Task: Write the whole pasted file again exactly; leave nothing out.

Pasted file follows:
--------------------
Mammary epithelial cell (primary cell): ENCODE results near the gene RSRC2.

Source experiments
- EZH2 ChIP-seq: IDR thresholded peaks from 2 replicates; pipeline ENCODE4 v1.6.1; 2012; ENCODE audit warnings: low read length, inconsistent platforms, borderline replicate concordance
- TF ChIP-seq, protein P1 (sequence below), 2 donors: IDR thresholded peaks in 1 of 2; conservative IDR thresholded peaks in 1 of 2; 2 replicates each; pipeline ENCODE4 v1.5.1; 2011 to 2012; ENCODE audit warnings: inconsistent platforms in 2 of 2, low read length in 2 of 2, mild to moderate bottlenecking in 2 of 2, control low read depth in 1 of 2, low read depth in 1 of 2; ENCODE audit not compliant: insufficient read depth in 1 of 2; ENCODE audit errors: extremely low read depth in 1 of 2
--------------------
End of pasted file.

Mammary epithelial cell (primary cell): ENCODE results near the gene RSRC2.

Source experiments
- EZH2 ChIP-seq: IDR thresholded peaks from 2 replicates; pipeline ENCODE4 v1.6.1; 2012; ENCODE audit warnings: low read length, inconsistent platforms, borderline replicate concordance
- TF ChIP-seq, protein P1 (sequence below), 2 donors: IDR thresholded peaks in 1 of 2; conservative IDR thresholded peaks in 1 of 2; 2 replicates each; pipeline ENCODE4 v1.5.1; 2011 to 2012; ENCODE audit warnings: inconsistent platforms in 2 of 2, low read length in 2 of 2, mild to moderate bottlenecking in 2 of 2, control low read depth in 1 of 2, low read depth in 1 of 2; ENCODE audit not compliant: insufficient read depth in 1 of 2; ENCODE audit errors: extremely low read depth in 1 of 2